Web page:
When It Comes to Lending, Asset Managers Are the New Banks

Skeptics of loans from asset management firms fear what will happen to the burgeoning market during the next credit crisis.

The volume of lending by asset managers to companies and to private equity firms buying companies is growing, as increased regulation pushes banks out of the lending business and income investors seek decent yields in an environment of record-low interest rates.

In particular, increased capital requirements and restrictions on whom they can lend to have made banks reluctant lenders. “The banking industry in the U.S. has been nationalized,” says Dick Bové, Florida-based equity research analyst at Rafferty Capital Markets. “Banks are being told how much assets they can hold and where they should go.”

Meanwhile, the Fed is increasing the money supply. As it forces that money outside the banking system, asset managers take up the slack. “Investors have to find a place to put their money,” Bové says. Plain-vanilla fixed-income securities offer inadequate returns: The ten-year Treasury yields just 1.54 percent. So investors and asset managers “have to go out on the risk spectrum,” he says. And that pushes them to corporate lending. “The lending is all driven by macro elements,” Bové says.

Corporate lending by asset managers began in earnest after the Dodd–Frank Wall Street Reform and Consumer Protection Act of 2010 and has intensified over time. There are no official statistics for the size of the market for corporate lending by asset managers, because many of the loans don’t have to be reported publicly. Market participants estimate the amount of loans outstanding totals $200 billion to $400 billion. And individual loans have now crossed the $1 billion mark. The middle market — corporations with $10 million to $1 billion of annual revenue — provides the sweet spot for lending, asset managers say.

“Banks have to some extent abandoned lending to middle-market companies in favor of bigger ones with higher credit ratings,” says Kipp deVeer, co-head of the credit group at Los Angeles–headquartered Ares Management and CEO of Ares Capital Corp., which manages approximately $30 billion in direct lending.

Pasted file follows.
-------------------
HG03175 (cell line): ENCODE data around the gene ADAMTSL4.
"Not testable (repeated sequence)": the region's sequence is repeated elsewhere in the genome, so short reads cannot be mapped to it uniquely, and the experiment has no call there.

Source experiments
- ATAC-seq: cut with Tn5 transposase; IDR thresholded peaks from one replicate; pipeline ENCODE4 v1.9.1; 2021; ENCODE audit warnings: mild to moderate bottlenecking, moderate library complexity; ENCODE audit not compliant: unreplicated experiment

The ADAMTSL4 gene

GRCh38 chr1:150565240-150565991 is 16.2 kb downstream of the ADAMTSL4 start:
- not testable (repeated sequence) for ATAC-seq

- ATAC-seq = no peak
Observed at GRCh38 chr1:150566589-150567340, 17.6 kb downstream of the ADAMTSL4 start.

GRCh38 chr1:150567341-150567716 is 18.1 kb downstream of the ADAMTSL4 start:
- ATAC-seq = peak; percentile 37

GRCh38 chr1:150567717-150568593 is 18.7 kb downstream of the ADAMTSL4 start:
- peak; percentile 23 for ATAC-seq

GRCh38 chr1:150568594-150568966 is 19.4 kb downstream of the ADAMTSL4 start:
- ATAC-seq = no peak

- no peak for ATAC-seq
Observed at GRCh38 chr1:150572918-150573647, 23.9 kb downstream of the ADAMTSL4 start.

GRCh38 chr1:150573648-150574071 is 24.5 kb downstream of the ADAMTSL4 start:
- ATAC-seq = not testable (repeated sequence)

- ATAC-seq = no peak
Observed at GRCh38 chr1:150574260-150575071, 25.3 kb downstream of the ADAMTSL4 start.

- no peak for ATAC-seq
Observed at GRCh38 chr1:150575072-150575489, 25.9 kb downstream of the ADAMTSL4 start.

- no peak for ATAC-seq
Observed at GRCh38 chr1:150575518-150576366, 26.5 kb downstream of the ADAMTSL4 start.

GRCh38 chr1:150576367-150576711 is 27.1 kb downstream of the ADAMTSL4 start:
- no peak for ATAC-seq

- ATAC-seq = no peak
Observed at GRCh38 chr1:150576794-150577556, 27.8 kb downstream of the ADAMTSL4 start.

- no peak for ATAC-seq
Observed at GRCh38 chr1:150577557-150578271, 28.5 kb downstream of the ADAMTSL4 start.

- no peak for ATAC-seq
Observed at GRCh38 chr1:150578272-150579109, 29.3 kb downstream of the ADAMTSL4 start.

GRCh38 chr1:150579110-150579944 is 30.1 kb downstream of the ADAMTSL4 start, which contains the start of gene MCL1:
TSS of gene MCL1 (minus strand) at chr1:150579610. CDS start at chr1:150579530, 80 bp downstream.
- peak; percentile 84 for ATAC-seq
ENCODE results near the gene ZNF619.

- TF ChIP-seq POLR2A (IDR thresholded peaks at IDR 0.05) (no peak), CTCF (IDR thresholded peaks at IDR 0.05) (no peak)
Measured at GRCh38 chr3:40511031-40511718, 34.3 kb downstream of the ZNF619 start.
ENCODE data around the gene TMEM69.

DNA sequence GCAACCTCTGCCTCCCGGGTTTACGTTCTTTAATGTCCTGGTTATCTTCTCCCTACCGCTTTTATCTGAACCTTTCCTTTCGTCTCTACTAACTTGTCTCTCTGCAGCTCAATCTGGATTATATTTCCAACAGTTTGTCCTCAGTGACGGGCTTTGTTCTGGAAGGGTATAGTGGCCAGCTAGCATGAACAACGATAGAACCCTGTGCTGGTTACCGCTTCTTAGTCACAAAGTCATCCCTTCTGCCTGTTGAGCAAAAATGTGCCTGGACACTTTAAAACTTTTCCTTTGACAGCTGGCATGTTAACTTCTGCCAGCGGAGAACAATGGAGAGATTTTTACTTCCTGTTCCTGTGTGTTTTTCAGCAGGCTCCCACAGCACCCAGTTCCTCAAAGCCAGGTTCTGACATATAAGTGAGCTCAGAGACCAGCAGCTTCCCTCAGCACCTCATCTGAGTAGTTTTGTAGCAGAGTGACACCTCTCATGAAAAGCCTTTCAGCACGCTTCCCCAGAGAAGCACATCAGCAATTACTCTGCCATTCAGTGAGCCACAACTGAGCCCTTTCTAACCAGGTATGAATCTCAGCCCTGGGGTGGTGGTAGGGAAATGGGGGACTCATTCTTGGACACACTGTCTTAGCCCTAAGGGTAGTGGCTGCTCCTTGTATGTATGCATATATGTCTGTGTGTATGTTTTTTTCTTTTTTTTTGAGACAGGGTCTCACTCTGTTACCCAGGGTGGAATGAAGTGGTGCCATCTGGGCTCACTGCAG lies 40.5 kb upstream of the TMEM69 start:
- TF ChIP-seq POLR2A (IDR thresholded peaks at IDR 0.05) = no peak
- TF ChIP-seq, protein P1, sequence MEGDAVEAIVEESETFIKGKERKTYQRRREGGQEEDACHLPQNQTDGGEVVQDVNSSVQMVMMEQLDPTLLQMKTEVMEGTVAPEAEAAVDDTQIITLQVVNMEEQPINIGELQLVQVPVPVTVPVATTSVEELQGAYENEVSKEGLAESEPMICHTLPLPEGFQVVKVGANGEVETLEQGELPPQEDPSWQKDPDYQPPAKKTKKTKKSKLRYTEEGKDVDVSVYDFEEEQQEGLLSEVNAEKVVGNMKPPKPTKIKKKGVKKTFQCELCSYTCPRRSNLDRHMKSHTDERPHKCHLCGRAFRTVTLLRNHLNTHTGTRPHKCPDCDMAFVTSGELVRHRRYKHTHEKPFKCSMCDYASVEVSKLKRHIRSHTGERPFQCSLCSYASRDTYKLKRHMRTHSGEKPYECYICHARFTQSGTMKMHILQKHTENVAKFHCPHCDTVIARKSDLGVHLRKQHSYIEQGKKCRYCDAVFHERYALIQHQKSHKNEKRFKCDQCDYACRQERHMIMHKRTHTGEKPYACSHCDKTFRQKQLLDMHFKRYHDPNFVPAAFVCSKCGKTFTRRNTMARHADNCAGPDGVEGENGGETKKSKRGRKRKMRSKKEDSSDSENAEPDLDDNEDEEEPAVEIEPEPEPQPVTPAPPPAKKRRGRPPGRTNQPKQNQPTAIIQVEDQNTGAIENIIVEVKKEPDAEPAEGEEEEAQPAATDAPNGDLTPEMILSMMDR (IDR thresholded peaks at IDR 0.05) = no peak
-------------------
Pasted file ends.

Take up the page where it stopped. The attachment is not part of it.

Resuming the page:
At the same time, middle-market loans have a solid risk profile and offer an attractive yield, says Brent Humphries, head of AB Private Credit Investors in New York, which has more than $1 billion of corporate loans outstanding and targets returns for its investors ranging from 9 to 13 percent, after fees and expenses. AB-PCI generally lends from $20 million to $75 million per investment.

Ares Capital Corp. generally makes loans of $100 million to $400 million. It recently led what it says is the first $1 billion unitranche loan by a direct lender to private equity firm Thoma Bravo for its $3 billion purchase of data software company Qlik Technologies. “The loans are getting bigger as the opportunities have grown, and the companies are bigger,” deVeer says.

Other companies that have borrowed from Ares include American Seafoods Group, an Alaskan fishing company ($800 million), and North American Partners in Anesthesia ($150 million).

AB-PCI has lent to discount retailer Bargain Hunt, in connection with its sale to private equity firm Thomas H. Lee Partners (amount undisclosed), as well as to NeoGenomics Laboratories ($55 million), a cancer genetics tester, for its acquisition of cancer-testing company Clarient. “We have the ability to supply capital for growth initiatives, including the financing of finance buyouts,” Humphries says.

Other major players in the market include KKR, Neuberger Berman, Oaktree Capital Management, Prudential Capital Group and Centerbridge Partners.

And more want to get in. Adams Street Partners, a $27 billion asset management company in Chicago, is about to take the plunge. “Our private equity clients said they would like to get into debt capital too,” says Bill Sacher, New York–based head of private credit for the firm. “The market opportunity created by banks exiting the middle market is still in its early stages.”

So, what are the risks? Obviously, there’s a credit risk each time a loan is made. In macro terms, “the credit cycle is the biggest risk,” Sacher says. “It will be interesting to see how all the loans perform when the credit cycle turns, and that may not be too far off.” When the market shakes out, we will learn whether the asset managers are more stable lenders than banks, notes Stephen Ellis, director of financial services equity research at Morningstar.

Bové is worried that things won’t turn out well. The growth in corporate lending by asset managers “is a very bad thing,” he says. “There should be regular audits of bank lending, so there should be regular audits of lending by nonbanks. But there’s none.”

With lenders moving out on the risk spectrum, the probability of making weak loans is high, Bové says. He predicts bankruptcies will increase. “This creates a lot of disruption in the lending system, reduces protection and almost promises a deeper recession the next time we run into one.”

To be sure, with a market size of several hundred billion dollars, the asset manager corporate loan market pales in comparison to the $9 trillion of bank loans outstanding. So, says Bové, the asset managers are not a significant threat to the financial system.

Tony Ressler, co-founder, chairman and CEO of Ares Management, is a panelist at this year’s Delivering Alpha conference, jointly held September 13 by Institutional Investor and CNBC.